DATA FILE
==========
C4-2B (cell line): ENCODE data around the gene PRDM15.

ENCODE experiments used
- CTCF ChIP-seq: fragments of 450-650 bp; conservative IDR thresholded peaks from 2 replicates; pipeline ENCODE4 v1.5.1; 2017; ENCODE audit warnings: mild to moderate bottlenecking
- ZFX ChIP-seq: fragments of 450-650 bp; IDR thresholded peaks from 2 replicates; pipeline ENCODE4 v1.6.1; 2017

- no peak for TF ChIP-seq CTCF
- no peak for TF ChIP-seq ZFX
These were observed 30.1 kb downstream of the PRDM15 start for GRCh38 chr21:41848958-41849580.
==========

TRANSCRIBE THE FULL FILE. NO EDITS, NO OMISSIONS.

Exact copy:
C4-2B (cell line): ENCODE data around the gene PRDM15.

ENCODE experiments used
- CTCF ChIP-seq: fragments of 450-650 bp; conservative IDR thresholded peaks from 2 replicates; pipeline ENCODE4 v1.5.1; 2017; ENCODE audit warnings: mild to moderate bottlenecking
- ZFX ChIP-seq: fragments of 450-650 bp; IDR thresholded peaks from 2 replicates; pipeline ENCODE4 v1.6.1; 2017

- no peak for TF ChIP-seq CTCF
- no peak for TF ChIP-seq ZFX
These were observed 30.1 kb downstream of the PRDM15 start for GRCh38 chr21:41848958-41849580.